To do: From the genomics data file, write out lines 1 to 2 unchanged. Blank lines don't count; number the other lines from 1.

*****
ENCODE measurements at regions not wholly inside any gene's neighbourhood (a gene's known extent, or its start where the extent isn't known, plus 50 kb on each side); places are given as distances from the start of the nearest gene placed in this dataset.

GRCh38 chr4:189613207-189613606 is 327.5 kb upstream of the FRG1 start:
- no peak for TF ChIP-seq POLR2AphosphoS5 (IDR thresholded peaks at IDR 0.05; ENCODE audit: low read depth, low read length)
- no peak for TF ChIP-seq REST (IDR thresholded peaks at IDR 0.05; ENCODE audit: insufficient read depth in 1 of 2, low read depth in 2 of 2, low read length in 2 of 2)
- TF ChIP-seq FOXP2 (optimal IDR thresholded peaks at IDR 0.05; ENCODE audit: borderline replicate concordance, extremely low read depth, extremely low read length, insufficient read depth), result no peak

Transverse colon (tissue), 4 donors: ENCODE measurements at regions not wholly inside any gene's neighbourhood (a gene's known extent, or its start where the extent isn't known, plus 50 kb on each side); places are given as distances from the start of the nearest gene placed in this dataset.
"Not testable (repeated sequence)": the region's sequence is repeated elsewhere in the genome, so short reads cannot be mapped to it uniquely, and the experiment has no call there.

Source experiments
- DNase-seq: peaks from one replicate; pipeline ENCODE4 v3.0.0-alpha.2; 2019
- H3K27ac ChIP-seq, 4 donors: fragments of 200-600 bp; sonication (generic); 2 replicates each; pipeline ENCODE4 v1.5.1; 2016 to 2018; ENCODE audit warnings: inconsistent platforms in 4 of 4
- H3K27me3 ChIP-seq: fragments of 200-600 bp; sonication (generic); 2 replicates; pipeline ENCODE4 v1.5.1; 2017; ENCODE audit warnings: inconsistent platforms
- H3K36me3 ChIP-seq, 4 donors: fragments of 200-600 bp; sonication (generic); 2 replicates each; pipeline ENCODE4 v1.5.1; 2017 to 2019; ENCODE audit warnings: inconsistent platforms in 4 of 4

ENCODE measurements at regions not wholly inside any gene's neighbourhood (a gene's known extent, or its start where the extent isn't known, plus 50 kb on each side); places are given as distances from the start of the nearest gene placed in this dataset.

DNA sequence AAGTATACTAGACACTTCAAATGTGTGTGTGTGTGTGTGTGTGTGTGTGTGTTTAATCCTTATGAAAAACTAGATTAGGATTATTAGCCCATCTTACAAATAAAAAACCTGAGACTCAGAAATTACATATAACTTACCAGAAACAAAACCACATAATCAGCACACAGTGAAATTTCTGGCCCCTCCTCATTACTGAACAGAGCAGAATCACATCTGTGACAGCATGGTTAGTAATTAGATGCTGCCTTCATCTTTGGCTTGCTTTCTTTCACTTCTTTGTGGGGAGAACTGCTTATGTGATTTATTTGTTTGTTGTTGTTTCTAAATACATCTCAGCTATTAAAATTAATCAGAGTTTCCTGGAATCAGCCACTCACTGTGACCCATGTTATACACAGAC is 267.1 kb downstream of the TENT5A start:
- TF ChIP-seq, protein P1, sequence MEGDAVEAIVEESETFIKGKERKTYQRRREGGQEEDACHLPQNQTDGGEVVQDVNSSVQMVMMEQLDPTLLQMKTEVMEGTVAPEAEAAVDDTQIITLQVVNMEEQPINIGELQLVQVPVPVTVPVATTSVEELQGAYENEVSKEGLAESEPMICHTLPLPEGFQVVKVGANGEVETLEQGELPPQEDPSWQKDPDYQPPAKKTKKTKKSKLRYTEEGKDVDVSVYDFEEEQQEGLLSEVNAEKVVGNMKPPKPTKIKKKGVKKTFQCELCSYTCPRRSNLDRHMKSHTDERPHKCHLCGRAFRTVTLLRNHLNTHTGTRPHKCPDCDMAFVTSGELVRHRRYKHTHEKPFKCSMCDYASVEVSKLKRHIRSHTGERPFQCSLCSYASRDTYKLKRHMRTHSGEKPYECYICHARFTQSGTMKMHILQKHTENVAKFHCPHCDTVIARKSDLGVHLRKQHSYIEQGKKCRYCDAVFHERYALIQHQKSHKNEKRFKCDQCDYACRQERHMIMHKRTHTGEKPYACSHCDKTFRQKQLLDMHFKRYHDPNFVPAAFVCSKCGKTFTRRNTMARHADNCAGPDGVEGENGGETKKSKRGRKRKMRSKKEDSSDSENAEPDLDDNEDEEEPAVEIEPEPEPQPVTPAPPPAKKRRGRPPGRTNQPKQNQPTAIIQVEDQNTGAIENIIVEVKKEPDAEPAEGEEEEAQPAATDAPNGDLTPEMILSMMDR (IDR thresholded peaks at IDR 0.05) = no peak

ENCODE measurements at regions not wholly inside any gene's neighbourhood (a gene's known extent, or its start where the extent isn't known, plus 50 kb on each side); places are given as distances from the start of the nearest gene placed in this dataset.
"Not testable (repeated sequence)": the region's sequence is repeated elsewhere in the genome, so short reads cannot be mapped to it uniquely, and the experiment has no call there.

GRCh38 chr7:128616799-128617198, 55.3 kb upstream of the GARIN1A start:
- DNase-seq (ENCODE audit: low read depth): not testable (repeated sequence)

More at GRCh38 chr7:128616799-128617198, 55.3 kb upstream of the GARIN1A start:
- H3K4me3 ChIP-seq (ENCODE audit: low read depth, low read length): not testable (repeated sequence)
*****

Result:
ENCODE measurements at regions not wholly inside any gene's neighbourhood (a gene's known extent, or its start where the extent isn't known, plus 50 kb on each side); places are given as distances from the start of the nearest gene placed in this dataset.

GRCh38 chr4:189613207-189613606 is 327.5 kb upstream of the FRG1 start: